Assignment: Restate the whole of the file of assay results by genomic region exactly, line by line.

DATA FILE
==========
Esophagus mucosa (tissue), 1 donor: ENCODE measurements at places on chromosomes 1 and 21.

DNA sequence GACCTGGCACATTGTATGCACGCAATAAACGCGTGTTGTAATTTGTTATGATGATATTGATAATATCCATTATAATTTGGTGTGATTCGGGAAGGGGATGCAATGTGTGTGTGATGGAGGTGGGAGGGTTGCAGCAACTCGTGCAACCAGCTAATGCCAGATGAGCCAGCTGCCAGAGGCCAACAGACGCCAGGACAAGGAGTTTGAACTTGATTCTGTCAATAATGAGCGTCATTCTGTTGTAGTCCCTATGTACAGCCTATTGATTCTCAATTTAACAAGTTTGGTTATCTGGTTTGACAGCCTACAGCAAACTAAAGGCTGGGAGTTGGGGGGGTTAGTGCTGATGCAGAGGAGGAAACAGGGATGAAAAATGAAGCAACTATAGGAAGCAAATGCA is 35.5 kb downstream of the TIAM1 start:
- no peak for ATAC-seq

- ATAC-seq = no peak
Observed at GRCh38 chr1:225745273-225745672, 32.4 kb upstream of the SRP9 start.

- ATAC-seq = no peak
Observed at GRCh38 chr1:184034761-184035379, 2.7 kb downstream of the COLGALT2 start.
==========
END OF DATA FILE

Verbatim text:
Esophagus mucosa (tissue), 1 donor: ENCODE measurements at places on chromosomes 1 and 21.

DNA sequence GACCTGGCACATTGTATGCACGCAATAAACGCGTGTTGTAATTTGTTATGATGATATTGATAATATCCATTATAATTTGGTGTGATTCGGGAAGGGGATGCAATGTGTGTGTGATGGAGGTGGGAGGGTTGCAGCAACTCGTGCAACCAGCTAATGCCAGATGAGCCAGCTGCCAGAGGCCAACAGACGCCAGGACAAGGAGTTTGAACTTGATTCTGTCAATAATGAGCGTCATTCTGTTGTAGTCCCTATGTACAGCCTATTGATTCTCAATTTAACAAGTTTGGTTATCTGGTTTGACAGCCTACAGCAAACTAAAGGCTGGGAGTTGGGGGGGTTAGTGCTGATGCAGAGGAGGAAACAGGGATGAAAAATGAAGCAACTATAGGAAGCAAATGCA is 35.5 kb downstream of the TIAM1 start:
- no peak for ATAC-seq

- ATAC-seq = no peak
Observed at GRCh38 chr1:225745273-225745672, 32.4 kb upstream of the SRP9 start.

- ATAC-seq = no peak
Observed at GRCh38 chr1:184034761-184035379, 2.7 kb downstream of the COLGALT2 start.